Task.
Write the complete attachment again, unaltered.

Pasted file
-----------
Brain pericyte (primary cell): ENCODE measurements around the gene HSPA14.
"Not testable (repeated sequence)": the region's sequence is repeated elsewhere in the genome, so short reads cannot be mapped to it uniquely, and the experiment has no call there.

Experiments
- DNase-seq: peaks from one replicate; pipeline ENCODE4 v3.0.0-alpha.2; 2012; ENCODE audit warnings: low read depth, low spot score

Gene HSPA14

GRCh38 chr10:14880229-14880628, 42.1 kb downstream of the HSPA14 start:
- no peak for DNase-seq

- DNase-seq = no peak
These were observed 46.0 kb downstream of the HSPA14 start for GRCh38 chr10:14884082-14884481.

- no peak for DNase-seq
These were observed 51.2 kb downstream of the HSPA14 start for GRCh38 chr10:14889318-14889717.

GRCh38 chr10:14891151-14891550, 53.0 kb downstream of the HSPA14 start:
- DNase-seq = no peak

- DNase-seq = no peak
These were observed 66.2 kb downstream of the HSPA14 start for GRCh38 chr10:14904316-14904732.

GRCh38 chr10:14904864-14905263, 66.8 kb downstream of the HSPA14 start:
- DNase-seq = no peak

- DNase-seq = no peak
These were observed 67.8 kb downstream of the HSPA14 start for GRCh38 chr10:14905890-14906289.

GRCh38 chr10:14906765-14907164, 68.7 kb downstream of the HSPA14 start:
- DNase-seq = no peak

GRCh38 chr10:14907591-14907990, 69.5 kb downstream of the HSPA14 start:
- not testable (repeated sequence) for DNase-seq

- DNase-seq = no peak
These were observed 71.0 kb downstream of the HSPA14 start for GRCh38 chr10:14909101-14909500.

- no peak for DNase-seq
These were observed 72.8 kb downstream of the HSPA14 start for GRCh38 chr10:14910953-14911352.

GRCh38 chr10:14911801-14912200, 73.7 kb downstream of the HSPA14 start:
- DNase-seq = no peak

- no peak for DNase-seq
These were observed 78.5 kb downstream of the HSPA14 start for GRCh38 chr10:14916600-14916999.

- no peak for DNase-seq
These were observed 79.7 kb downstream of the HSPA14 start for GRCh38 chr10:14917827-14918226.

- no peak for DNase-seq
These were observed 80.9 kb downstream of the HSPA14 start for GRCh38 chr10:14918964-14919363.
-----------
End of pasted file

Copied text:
Brain pericyte (primary cell): ENCODE measurements around the gene HSPA14.
"Not testable (repeated sequence)": the region's sequence is repeated elsewhere in the genome, so short reads cannot be mapped to it uniquely, and the experiment has no call there.

Experiments
- DNase-seq: peaks from one replicate; pipeline ENCODE4 v3.0.0-alpha.2; 2012; ENCODE audit warnings: low read depth, low spot score

Gene HSPA14

GRCh38 chr10:14880229-14880628, 42.1 kb downstream of the HSPA14 start:
- no peak for DNase-seq

- DNase-seq = no peak
These were observed 46.0 kb downstream of the HSPA14 start for GRCh38 chr10:14884082-14884481.

- no peak for DNase-seq
These were observed 51.2 kb downstream of the HSPA14 start for GRCh38 chr10:14889318-14889717.

GRCh38 chr10:14891151-14891550, 53.0 kb downstream of the HSPA14 start:
- DNase-seq = no peak

- DNase-seq = no peak
These were observed 66.2 kb downstream of the HSPA14 start for GRCh38 chr10:14904316-14904732.

GRCh38 chr10:14904864-14905263, 66.8 kb downstream of the HSPA14 start:
- DNase-seq = no peak

- DNase-seq = no peak
These were observed 67.8 kb downstream of the HSPA14 start for GRCh38 chr10:14905890-14906289.

GRCh38 chr10:14906765-14907164, 68.7 kb downstream of the HSPA14 start:
- DNase-seq = no peak

GRCh38 chr10:14907591-14907990, 69.5 kb downstream of the HSPA14 start:
- not testable (repeated sequence) for DNase-seq

- DNase-seq = no peak
These were observed 71.0 kb downstream of the HSPA14 start for GRCh38 chr10:14909101-14909500.

- no peak for DNase-seq
These were observed 72.8 kb downstream of the HSPA14 start for GRCh38 chr10:14910953-14911352.

GRCh38 chr10:14911801-14912200, 73.7 kb downstream of the HSPA14 start:
- DNase-seq = no peak

- no peak for DNase-seq
These were observed 78.5 kb downstream of the HSPA14 start for GRCh38 chr10:14916600-14916999.

- no peak for DNase-seq
These were observed 79.7 kb downstream of the HSPA14 start for GRCh38 chr10:14917827-14918226.

- no peak for DNase-seq
These were observed 80.9 kb downstream of the HSPA14 start for GRCh38 chr10:14918964-14919363.